New Child Support Guidelines in PennsylvaniaAugust 30, 2013
Child Support Guidelines in Pennsylvania Have Changed – Check in with your Lawyer to
Make Sure Your Child Support is Correct
As many of you know, the amount of support one person pays to another for child support in separated families is based on the Pennsylvania Child Support Guidelines. Judges are required to look to the child support guidelines to determine how much one ex-spouse must pay the other for child support.
How we Used to Determine Child Support in Pennsylvania and a Welcome Change
Prior to 1989, each county had its own way of determining how much support a person had to pay for child support. However, with a change in federal law, each state was required to develop and implement uniform guidelines. In response, Pennsylvania created its first uniform child support guidelines in 1989. The basic child support schedule is outlined in a Pennsylvania rule, Pa.R.Civ.P. 1910.16-3. The rule also requires that these child support guidelines must be reviewed at least once every four years to make certain that the financial amounts provided in the chart are appropriate financially. Pa.R.Civ.P. 1910.16-1(e).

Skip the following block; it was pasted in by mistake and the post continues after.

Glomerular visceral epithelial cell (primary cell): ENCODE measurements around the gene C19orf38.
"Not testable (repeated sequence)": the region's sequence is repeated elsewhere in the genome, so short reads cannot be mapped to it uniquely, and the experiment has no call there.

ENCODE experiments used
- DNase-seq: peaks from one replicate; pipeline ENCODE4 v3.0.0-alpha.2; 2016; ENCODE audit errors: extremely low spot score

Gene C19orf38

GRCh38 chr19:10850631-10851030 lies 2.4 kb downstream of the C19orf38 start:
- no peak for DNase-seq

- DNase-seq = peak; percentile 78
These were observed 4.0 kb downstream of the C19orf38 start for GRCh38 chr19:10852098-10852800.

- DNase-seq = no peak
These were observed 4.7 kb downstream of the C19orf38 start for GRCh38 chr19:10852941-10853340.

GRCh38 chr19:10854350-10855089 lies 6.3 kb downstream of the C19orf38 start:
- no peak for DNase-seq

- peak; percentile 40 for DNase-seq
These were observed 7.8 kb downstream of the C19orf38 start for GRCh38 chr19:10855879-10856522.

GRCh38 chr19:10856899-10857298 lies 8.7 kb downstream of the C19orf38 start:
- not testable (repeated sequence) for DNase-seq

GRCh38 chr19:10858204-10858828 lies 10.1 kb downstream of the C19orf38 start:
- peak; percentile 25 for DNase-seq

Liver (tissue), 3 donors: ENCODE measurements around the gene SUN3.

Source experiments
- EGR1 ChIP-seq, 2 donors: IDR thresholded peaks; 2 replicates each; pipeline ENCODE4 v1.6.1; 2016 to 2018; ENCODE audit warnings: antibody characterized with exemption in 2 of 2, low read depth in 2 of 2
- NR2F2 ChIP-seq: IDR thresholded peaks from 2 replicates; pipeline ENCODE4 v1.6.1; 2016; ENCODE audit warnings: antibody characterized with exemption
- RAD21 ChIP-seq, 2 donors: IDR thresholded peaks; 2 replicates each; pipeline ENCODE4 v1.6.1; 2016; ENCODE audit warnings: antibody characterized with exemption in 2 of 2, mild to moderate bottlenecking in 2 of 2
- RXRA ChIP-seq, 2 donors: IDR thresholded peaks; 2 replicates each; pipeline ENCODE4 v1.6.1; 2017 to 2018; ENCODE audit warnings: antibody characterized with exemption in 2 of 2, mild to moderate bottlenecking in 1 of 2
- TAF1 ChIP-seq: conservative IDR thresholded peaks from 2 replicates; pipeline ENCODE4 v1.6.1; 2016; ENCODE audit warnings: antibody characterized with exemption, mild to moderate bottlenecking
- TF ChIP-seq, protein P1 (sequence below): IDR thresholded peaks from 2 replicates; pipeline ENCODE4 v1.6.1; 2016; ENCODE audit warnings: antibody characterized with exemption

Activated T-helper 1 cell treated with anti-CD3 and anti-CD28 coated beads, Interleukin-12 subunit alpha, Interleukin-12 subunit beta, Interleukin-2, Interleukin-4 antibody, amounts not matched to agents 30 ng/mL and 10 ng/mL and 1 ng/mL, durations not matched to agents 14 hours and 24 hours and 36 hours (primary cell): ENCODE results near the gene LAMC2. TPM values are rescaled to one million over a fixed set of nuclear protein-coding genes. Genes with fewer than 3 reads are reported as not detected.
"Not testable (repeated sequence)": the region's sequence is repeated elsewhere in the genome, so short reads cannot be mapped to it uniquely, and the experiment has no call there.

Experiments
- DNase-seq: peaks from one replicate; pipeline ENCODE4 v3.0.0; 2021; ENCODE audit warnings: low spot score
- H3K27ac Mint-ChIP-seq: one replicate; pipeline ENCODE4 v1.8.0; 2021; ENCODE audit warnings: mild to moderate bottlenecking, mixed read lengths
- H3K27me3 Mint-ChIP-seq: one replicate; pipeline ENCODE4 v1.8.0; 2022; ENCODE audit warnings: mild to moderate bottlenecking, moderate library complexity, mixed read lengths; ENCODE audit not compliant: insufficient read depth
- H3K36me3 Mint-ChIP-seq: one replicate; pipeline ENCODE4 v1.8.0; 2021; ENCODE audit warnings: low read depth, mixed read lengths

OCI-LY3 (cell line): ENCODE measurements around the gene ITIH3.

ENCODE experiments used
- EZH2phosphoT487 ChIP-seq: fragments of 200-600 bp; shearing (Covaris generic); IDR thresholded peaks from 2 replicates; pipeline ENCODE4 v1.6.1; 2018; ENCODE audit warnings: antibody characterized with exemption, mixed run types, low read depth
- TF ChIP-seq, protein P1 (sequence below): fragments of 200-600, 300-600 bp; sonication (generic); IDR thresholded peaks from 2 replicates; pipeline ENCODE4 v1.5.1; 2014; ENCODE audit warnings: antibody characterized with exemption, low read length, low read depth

Who Sets Pennsylvania’s Child Support Guidelines?
It is the job of the Supreme Court Domestic Relations Procedural Rules Committee to review the guidelines as necessary and make recommendations to the Supreme Court. The last revisions to the Pennsylvania child support guidelines took effect in May 2010. Now, three years later, the Supreme Court has revised the guidelines. The new revisions went into effect on August 9, 2013.
What are the Changes for 2013?
The recent changes to the child support guidelines have not been as extensive as in the past. However, the most notable changes occurred to the basic child support schedule which includes an increase to the self support reserve. The self support reserve is intended to make certain that those who are paying child support and have a low income, have enough money remaining to meet their basic needs.
The self support reserve was increased to $931 per month, which is consistent with the 2012 federal poverty level for one person. The basic child support schedule has been updated to reflect current economic data and includes the increase in the self support reserve. The impact on the basic support amount varies depending on the combined net income of the parties – and people may see a slight increase in the support amount, while others may even see a slight decrease.
What Should You Do if you Receive or Pay Child Support?
If you receive or pay child support, you should contact the Harrisburg family law attorneys at DZMM as soon as possible. We can help you review your support order in light of the new Pennsylvania child support guidelines and discuss whether it would be a good idea to seek to change the existing support obligation.